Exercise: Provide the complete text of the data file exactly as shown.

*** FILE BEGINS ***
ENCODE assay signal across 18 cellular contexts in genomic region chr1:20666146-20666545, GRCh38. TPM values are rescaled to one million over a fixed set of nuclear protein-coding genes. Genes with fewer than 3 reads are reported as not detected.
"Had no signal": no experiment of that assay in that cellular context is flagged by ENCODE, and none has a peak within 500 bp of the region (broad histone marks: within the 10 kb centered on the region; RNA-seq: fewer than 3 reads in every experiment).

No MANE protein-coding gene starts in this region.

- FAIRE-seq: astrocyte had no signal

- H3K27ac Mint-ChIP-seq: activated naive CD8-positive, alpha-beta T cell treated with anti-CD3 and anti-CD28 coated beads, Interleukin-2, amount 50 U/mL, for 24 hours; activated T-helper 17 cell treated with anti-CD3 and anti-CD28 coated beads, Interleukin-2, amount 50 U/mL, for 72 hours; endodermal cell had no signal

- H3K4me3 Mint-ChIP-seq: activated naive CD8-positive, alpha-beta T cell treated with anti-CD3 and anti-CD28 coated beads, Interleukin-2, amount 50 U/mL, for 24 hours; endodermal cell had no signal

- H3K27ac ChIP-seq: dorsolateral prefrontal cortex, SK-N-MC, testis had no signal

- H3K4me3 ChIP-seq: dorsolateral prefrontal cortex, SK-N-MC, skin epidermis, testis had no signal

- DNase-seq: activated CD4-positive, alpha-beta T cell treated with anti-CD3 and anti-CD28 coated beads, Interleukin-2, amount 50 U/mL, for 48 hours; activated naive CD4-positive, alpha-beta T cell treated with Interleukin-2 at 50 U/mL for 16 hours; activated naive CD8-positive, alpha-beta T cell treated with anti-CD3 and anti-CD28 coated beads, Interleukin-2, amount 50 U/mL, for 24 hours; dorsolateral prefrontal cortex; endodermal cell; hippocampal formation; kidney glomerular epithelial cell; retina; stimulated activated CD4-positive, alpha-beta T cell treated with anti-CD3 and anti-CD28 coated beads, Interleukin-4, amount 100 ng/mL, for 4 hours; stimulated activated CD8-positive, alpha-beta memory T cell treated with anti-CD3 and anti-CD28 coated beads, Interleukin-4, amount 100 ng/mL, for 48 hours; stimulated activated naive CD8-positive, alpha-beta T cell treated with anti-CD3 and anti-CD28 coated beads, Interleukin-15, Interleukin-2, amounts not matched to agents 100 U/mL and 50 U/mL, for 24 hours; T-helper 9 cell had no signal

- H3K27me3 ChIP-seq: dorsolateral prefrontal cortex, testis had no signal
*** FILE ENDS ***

ENCODE assay signal across 18 cellular contexts in genomic region chr1:20666146-20666545, GRCh38. TPM values are rescaled to one million over a fixed set of nuclear protein-coding genes. Genes with fewer than 3 reads are reported as not detected.
"Had no signal": no experiment of that assay in that cellular context is flagged by ENCODE, and none has a peak within 500 bp of the region (broad histone marks: within the 10 kb centered on the region; RNA-seq: fewer than 3 reads in every experiment).

No MANE protein-coding gene starts in this region.

- FAIRE-seq: astrocyte had no signal

- H3K27ac Mint-ChIP-seq: activated naive CD8-positive, alpha-beta T cell treated with anti-CD3 and anti-CD28 coated beads, Interleukin-2, amount 50 U/mL, for 24 hours; activated T-helper 17 cell treated with anti-CD3 and anti-CD28 coated beads, Interleukin-2, amount 50 U/mL, for 72 hours; endodermal cell had no signal

- H3K4me3 Mint-ChIP-seq: activated naive CD8-positive, alpha-beta T cell treated with anti-CD3 and anti-CD28 coated beads, Interleukin-2, amount 50 U/mL, for 24 hours; endodermal cell had no signal

- H3K27ac ChIP-seq: dorsolateral prefrontal cortex, SK-N-MC, testis had no signal

- H3K4me3 ChIP-seq: dorsolateral prefrontal cortex, SK-N-MC, skin epidermis, testis had no signal

- DNase-seq: activated CD4-positive, alpha-beta T cell treated with anti-CD3 and anti-CD28 coated beads, Interleukin-2, amount 50 U/mL, for 48 hours; activated naive CD4-positive, alpha-beta T cell treated with Interleukin-2 at 50 U/mL for 16 hours; activated naive CD8-positive, alpha-beta T cell treated with anti-CD3 and anti-CD28 coated beads, Interleukin-2, amount 50 U/mL, for 24 hours; dorsolateral prefrontal cortex; endodermal cell; hippocampal formation; kidney glomerular epithelial cell; retina; stimulated activated CD4-positive, alpha-beta T cell treated with anti-CD3 and anti-CD28 coated beads, Interleukin-4, amount 100 ng/mL, for 4 hours; stimulated activated CD8-positive, alpha-beta memory T cell treated with anti-CD3 and anti-CD28 coated beads, Interleukin-4, amount 100 ng/mL, for 48 hours; stimulated activated naive CD8-positive, alpha-beta T cell treated with anti-CD3 and anti-CD28 coated beads, Interleukin-15, Interleukin-2, amounts not matched to agents 100 U/mL and 50 U/mL, for 24 hours; T-helper 9 cell had no signal

- H3K27me3 ChIP-seq: dorsolateral prefrontal cortex, testis had no signal